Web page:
disabled SSL3 not reflected in "supported protocols"

Bradford Wetmore bradford.wetmore at oracle.com
Thu Jan 29 01:44:09 UTC 2015



On 1/27/2015 9:50 AM, Bernd wrote:

 > with the Java 7u76 update the default security setting is, that SSL3 is
 > banned.

As you saw (and for those that haven't yet), SSLv3 has been disabled 
(deactivated) by default, but it can be reenabled by removing "SSLv3" 
from the list of disabled algorithms in the Security Property 
"jdk.tls.disabledAlgorithms".  (See <JAVA-HOME>/lib/security/java.security)

     jdk.tls.disabledAlgorithms=SSLv3

SSLv3 is still available, but you have to really jump through hoops to 
get it back.

 > At first I thought, this would reflect in enabled and supported
 > protocols, however the list of supported protocols still contain SSL3
 > and I can also enable SSL3 and this is reflected on the
 > getEnabledProtocols():
 >
 > 1.7.0_76 Oracle Corporation jdk.tls.disabledAlgorithms=SSLv3
 > Default Protocols, enabled: [TLSv1] supported: [SSLv2Hello, SSLv3,
 > TLSv1, TLSv1.1, TLSv1.2]
 > Set SSL3+TLSv1, enabled: [SSLv3, TLSv1]
 > Set SSL3, enabled: [SSLv3]
 > Now handshaking...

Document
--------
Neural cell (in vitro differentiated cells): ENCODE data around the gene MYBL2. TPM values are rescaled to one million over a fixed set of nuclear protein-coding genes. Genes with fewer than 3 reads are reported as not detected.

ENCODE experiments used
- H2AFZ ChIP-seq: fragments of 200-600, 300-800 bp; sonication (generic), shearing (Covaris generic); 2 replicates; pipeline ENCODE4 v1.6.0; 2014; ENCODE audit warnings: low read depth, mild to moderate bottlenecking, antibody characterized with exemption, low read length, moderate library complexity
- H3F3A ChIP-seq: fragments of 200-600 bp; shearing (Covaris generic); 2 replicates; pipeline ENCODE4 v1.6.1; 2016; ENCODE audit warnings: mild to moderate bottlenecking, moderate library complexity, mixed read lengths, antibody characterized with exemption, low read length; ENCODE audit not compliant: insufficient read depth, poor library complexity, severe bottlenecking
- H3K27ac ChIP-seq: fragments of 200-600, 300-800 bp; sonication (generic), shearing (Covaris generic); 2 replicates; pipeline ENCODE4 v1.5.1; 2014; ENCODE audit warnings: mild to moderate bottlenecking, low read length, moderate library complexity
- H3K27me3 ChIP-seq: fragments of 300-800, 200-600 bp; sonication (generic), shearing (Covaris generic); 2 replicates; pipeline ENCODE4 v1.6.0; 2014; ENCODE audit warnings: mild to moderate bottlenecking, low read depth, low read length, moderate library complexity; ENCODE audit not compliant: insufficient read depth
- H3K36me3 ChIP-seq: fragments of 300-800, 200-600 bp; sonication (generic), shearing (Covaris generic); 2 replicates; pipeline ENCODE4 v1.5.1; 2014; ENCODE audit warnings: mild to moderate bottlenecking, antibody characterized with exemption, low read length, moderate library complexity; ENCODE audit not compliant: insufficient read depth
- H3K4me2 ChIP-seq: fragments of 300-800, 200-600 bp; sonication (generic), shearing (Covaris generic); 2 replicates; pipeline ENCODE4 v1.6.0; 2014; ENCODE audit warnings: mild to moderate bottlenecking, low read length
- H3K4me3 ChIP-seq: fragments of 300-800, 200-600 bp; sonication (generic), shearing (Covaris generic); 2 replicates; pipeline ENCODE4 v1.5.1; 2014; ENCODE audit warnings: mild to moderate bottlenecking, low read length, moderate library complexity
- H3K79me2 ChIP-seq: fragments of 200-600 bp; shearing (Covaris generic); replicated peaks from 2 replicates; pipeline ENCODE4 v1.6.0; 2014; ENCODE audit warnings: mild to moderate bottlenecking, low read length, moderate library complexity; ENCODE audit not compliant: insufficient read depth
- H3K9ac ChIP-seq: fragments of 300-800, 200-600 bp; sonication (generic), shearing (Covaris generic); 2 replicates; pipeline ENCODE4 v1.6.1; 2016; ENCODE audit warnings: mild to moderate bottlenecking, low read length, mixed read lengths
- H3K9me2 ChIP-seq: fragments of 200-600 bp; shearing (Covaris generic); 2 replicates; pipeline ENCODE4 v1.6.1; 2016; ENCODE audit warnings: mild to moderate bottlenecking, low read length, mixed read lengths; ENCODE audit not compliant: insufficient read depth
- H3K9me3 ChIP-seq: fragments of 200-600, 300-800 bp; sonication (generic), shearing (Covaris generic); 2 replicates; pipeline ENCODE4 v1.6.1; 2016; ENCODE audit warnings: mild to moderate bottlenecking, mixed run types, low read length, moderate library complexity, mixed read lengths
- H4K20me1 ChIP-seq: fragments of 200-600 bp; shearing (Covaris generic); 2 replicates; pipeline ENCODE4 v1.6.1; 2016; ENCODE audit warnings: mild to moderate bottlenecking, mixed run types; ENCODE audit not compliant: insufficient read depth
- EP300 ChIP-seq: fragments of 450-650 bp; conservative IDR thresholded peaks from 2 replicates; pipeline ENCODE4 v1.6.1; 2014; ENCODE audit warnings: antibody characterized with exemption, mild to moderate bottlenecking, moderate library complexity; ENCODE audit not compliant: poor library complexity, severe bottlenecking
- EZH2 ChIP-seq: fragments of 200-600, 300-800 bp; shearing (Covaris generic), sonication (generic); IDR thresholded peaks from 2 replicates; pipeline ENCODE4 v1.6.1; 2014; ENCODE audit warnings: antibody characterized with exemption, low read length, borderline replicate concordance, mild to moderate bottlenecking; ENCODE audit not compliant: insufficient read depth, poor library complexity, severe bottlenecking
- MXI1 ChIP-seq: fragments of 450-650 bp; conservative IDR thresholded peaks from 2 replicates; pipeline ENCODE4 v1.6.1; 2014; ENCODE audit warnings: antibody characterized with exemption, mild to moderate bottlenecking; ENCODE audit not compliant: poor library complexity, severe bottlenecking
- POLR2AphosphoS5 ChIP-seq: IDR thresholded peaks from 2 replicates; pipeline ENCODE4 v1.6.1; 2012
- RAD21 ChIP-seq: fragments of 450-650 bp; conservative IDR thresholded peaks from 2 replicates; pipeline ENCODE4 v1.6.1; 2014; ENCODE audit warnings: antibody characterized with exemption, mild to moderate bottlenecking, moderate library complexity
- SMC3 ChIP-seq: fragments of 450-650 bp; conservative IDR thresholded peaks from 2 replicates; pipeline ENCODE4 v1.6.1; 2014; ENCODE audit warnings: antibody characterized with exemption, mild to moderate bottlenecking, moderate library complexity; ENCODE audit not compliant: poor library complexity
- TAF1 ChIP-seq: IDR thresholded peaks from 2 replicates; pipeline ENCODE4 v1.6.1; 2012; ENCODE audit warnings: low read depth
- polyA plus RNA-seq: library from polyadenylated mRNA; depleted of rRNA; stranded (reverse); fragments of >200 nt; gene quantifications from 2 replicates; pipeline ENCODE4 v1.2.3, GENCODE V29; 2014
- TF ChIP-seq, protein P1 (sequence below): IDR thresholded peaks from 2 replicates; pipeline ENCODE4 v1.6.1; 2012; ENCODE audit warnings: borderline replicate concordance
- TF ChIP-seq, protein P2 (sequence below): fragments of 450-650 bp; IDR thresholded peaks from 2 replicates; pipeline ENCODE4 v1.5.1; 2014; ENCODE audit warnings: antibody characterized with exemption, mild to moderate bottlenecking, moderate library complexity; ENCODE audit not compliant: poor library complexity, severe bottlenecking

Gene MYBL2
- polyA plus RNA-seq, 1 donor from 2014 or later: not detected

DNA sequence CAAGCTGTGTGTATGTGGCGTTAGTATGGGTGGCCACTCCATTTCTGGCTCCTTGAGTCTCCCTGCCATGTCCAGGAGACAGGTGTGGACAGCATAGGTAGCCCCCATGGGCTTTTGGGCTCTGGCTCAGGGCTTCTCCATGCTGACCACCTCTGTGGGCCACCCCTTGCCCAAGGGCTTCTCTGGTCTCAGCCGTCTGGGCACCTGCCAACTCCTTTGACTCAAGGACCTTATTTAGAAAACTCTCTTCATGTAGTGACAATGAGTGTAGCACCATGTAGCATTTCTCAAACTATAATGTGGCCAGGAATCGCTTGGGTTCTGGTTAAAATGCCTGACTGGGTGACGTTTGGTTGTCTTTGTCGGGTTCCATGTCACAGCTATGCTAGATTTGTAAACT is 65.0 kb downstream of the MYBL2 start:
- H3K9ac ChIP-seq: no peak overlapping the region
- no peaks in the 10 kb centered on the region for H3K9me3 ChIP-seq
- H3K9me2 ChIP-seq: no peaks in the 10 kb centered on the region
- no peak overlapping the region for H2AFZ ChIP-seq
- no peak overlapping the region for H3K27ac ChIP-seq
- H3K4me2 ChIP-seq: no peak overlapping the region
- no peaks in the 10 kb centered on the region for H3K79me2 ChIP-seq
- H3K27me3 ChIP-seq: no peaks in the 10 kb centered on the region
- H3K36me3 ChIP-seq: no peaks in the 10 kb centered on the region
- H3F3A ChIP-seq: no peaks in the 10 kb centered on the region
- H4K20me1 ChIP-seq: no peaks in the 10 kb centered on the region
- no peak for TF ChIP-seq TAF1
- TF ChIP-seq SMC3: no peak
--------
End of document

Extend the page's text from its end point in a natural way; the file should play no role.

> Exception in thread "main" javax.net.ssl.SSLHandshakeException: No
 > appropriate protocol (protocol is disabled or cipher suites are
 > inappropriate)
 >
 > Only at handshake time it looks, like the disabled check is done.

Correct.  It uses the new AlgorithmConstraints class internally, and 
there's a lookup of the Security Property for older releases.

 > I wonder would it be cleaner to remove it from the supported set and not
 > keep it in the enabled set (but accept the setEnabled for backward
 > compatibility).

We went back and forth on this trying to balance the complete removal of 
the SSLv3 code vs. your suggestion to something in between, and it had 
to be something that a System Admin could configure.

We decided for those applications that had hard-coded SSLv3, we should 
not introduce an unexpected IllegalArgumentException Runtime exception 
on set().  We also had to balance in JCK assumptions that a set() 
followed by a get() were expected to return the same values.  (e.g. no 
new JCK failures.)

All of the SSLContexts leave SSLv3 out of the default protocol list 
(including the "SSLv3" SSLContext which leaves only "TLSv1" enabled), so 
the only people who would be potentially impacted are those who are 
intentionally trying to set SSLv3, and they should be asking themselves 
different questions.

This approach is a little confusing/surprising, but gave us the best 
compromise between the competing goals.

Brad


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